The Impact of Disease Stage on Direct Medical Costs of HIV Management: A Review of the International Literature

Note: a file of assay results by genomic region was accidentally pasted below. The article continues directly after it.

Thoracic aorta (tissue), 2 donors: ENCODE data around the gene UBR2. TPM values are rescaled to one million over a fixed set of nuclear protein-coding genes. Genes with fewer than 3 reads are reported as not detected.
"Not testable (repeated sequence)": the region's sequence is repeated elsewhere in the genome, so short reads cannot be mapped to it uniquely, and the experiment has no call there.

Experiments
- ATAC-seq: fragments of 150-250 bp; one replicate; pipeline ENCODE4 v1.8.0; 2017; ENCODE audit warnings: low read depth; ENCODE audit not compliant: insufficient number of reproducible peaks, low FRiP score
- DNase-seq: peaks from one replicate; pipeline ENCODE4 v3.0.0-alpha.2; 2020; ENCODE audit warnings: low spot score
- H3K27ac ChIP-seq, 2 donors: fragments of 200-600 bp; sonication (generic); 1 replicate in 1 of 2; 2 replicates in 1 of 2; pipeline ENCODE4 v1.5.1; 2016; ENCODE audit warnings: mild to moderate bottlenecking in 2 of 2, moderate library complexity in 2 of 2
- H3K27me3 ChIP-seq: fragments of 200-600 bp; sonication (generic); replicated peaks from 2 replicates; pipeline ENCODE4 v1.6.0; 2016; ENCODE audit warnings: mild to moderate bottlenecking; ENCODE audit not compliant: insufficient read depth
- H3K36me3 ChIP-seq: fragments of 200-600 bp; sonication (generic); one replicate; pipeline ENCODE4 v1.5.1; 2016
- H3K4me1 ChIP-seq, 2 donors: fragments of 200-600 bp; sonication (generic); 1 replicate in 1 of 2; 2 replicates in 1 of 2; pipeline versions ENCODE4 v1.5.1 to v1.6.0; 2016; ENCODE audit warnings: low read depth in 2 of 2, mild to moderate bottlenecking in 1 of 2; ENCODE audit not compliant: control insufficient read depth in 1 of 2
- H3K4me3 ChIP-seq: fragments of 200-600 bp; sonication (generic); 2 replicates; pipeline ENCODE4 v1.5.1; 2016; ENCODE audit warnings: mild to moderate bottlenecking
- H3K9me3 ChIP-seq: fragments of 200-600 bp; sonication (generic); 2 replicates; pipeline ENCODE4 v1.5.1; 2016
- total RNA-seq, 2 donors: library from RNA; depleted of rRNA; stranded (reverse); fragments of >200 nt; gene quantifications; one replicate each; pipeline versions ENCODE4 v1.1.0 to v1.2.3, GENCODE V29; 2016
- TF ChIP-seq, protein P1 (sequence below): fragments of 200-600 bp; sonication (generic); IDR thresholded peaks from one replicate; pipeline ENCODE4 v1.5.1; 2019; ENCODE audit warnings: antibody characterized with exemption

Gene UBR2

The global prevalence of HIV infection continues to grow, as a result of increasing incidence in some countries and improved survival where highly active antiretroviral therapy (HAART) is available. Growing healthcare expenditure and shifts in the types of medical resources used have created a greater need for accurate information on the costs of treatment. The objectives of this review were to compare published estimates of direct medical costs for treating HIV and to determine the impact of disease stage on such costs, based on CD4 cell count and plasma viral load. A literature review was conducted to identify studies meeting prespecified criteria for information content, including an original estimate of the direct medical costs of treating an HIV-infected individual, stratified based on markers of disease progression. Three unpublished cost-of-care studies were also included, which were applied in the economic analyses published in this supplement. A two-step procedure was used to convert costs into a common price year (2004) using country-specific health expenditure inflators and, to account for differences in currency, using health-specific purchasing power parities to express all cost estimates in US dollars. In all nine studies meeting the eligibility criteria, infected individuals were followed longitudinally and a 'bottom-up' approach was used to estimate costs. The same patterns were observed in all studies: the lowest CD4 categories had the highest cost; there was a sharp decrease in costs as CD4 cell counts rose towards 100 cells/mm; and there was a more gradual decline in costs as CD4 cell counts rose above 100 cells/mm. In the single study reporting cost according to viral load, it was shown that higher plasma viral load level (>100 000 HIV-RNA copies/mL) was associated with higher costs of care. The results demonstrate that the cost of treating HIV disease increases with disease progression, particularly at CD4 cell counts below 100 cells/mm. The suggestion that costs increase as the plasma viral load rises needs independent verification. This review of the literature further suggests that publicly available information on the cost of HAART by disease stage is inadequate. To address the information gap, multiple stakeholders (governments, pharmaceutical industry, private insurers and non-governmental organizations) have begun to establish and support an independent, high quality and standardized multicountry data collection for evaluating the cost of HIV management. An accurate, representative and relevant cost-estimate data resource would provide a valuable asset to healthcare planners that may lead to improved policy and decision-making in managing the HIV epidemic.
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